A ‘teraflop’ denotes a processor's ability to perform one trillion calculations a second, meaning that the two consoles can handle up to 12 and 10.3 trillion calculations a second. 

‘Ghz’ is an abbreviation of ‘gigahertz’ and again expresses the chip's speed (in this case the CPU). 

The Xbox ultimately has a slightly more powerful CPU and GPU on paper, though this isn’t the full picture. 

Considering the above speeds, the Xbox’s GPU is around 1.2 times as powerful as the PS5’s, but the GPU in the PS5 has a variable clock speed, meaning it can reach up to 2.23GHz in speed compared to the Xbox’s GPU which is locked at 1.825Ghz. 

Sony’s console won’t operate at this higher speed, though, only tapping into it when it needs to. It’s not as powerful as the Xbox’s GPU, but it can be faster when it needs to be. Of course, how the two systems stack up against each other still remains to be seen, with the question of cooling and power draw being ones we don’t have answers to right now. 

What we can say, though, is that these systems appear to be very comparable to each other, and much faster compared to their previous iterations. Both systems are also set to include the ability to perform ‘ray-tracing’ in game, a feature familiar to current-generation PC GPUs enabling the system to calculate realistic lighting much more effectively.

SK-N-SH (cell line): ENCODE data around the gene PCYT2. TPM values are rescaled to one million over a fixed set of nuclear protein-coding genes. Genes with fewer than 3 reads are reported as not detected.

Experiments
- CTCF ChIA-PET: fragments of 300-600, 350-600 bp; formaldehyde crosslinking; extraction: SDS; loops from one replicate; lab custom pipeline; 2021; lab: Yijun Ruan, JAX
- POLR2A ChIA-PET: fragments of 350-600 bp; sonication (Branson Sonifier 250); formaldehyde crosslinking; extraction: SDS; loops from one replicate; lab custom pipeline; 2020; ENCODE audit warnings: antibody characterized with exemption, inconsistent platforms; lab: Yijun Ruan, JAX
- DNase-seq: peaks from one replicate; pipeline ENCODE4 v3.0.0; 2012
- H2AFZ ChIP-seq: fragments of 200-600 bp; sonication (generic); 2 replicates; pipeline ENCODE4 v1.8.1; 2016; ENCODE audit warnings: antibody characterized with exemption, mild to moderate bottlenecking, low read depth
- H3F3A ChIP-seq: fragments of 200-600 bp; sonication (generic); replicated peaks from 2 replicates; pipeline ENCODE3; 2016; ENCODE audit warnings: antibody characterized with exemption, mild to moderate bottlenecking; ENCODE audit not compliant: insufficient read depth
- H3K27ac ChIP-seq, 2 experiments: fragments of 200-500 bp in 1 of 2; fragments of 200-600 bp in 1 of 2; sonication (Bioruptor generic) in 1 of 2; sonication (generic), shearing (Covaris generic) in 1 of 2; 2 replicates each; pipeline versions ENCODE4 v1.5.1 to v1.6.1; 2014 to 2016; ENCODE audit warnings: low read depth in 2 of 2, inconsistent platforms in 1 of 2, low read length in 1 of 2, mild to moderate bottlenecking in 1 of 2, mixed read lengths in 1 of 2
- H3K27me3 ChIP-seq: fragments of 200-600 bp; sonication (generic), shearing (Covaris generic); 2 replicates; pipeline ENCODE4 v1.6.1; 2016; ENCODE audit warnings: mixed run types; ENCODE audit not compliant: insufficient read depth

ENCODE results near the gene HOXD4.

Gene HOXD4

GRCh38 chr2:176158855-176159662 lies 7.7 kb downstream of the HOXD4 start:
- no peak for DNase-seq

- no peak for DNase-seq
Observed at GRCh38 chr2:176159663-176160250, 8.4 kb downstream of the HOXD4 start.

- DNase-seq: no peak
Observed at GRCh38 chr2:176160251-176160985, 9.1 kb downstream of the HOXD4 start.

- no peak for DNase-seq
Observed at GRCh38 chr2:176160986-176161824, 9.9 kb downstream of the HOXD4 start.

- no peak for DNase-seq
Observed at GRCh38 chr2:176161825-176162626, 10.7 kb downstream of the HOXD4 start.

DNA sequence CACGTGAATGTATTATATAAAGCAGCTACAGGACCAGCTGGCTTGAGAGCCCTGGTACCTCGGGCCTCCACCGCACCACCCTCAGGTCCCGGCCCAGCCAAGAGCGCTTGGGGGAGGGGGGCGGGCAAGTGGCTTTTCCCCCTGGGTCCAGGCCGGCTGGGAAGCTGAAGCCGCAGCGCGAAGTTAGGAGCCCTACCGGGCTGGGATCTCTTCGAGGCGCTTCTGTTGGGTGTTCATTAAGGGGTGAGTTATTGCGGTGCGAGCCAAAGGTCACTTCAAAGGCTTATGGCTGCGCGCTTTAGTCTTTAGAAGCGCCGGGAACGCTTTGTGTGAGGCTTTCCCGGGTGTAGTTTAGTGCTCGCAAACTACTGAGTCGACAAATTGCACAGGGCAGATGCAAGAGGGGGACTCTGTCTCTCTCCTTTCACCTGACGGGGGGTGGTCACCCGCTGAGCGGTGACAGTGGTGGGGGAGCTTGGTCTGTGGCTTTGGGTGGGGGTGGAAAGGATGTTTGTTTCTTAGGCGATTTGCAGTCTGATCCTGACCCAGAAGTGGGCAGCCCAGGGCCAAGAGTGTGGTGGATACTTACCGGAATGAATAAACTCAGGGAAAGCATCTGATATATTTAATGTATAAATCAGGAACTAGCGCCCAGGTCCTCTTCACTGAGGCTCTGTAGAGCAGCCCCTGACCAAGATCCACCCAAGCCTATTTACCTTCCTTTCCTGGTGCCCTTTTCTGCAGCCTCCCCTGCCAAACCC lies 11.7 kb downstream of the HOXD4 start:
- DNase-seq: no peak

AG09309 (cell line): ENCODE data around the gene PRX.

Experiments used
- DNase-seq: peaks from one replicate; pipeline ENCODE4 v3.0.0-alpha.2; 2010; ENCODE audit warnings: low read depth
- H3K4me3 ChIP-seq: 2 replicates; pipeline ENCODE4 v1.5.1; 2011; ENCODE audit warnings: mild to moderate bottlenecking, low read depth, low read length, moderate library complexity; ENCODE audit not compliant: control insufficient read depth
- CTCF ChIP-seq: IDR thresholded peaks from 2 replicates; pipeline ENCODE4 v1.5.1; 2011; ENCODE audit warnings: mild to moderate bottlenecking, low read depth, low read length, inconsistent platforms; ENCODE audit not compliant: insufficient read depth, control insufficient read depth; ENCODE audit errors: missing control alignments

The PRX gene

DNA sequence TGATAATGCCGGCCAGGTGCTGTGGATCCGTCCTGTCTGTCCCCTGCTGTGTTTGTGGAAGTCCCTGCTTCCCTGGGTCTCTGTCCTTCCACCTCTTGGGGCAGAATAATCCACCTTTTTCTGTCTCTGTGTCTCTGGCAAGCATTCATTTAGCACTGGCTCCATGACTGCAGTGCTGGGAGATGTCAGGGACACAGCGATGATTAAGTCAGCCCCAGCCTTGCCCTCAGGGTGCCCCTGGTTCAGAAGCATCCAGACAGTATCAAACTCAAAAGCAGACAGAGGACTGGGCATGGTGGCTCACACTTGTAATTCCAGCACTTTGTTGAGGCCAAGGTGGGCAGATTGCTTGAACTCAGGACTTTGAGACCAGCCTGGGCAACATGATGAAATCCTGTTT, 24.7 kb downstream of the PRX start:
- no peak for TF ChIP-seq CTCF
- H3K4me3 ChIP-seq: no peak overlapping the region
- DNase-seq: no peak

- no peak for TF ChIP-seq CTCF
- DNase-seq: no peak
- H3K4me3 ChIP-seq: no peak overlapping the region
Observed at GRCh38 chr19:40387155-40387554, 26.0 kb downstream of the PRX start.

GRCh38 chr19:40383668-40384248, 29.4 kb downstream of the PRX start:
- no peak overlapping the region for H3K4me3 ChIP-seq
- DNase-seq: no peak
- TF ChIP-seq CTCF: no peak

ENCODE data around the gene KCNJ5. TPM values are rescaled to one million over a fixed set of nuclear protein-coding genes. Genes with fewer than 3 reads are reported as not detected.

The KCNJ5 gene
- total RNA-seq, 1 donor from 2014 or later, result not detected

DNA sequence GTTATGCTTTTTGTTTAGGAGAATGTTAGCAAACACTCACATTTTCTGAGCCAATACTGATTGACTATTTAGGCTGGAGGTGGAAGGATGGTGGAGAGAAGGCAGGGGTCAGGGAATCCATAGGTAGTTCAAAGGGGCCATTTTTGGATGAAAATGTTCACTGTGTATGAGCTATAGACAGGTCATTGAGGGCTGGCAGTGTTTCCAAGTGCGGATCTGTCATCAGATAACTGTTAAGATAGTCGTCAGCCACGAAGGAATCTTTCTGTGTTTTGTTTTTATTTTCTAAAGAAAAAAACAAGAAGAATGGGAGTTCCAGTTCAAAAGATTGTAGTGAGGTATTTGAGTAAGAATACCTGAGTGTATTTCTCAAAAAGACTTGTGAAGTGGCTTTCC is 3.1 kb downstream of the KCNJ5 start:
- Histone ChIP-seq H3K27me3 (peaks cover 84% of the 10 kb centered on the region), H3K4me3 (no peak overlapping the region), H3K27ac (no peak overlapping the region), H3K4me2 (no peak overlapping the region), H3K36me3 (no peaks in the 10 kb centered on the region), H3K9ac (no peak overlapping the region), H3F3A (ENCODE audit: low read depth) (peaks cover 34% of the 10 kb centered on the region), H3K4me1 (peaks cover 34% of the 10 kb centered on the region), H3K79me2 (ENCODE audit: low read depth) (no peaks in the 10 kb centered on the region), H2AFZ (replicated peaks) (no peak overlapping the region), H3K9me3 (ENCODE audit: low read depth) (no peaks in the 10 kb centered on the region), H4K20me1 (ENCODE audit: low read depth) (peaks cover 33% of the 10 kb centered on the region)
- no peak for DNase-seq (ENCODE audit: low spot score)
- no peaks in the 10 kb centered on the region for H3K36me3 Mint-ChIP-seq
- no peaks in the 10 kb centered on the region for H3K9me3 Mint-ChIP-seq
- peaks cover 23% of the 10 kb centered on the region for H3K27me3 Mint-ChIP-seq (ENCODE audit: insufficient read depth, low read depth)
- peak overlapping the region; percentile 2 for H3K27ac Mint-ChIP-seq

Regarding internal storage, both systems use NVMe solid state drives, which have been the recently set standard for speed when compared to traditional mechanical drives. The PS5’s drive has a smaller, 825GB drive when compared to the Xbox’s 1TB storage, although the PS5’s drive is considerably faster, being able to reach a top speed of 5.5GB/s versus the Xbox’s 2.4GB/s. 

This should result in significantly faster load speeds for the PS5, but to what degree, we’ll have to wait and see. 

Both consoles are also set to be backward compatible with the large majority of games of the current generation, with the Series X also being able to play certain Xbox 360 and even original Xbox titles.

On paper, the Xbox appears to have a slight advantage, but there are a few other tricks the PS5 has that could significantly nullify that gap. It won’t be until we can get hold of both systems to test them that we know the extent of the performance difference in game.

The Controllers

Where there’s a new console, there’s a new controller, so how do Microsoft and Sony’s new offerings compare?

The Xbox Series X controller looks very familiar to the one accompanying 2013’s Xbox One, though comparing them side by side, a few key differences emerge. 

The D-pad has been altered, encompassing a dish-shaped design with the input buttons sweeping up, alongside a new ‘share’ button enabling instantaneous screen capture. Additional rubber grips have also been set on the triggers, and the company’s new ‘wireless radio standard’ will theoretically ensure that the controllers work with the Xbox One, as well as controllers for that system being usable on the new Series X. There’s also a feature Microsoft is calling ‘Dynamic Latency Input’ enabling the controller to communicate with the console and TV more efficiently, lowering response time (the time it takes the button you press to register as an input on screen).

Xbox Series X, Vs., PlayStation 5, The Hardware, A Nutshell, XSX Controller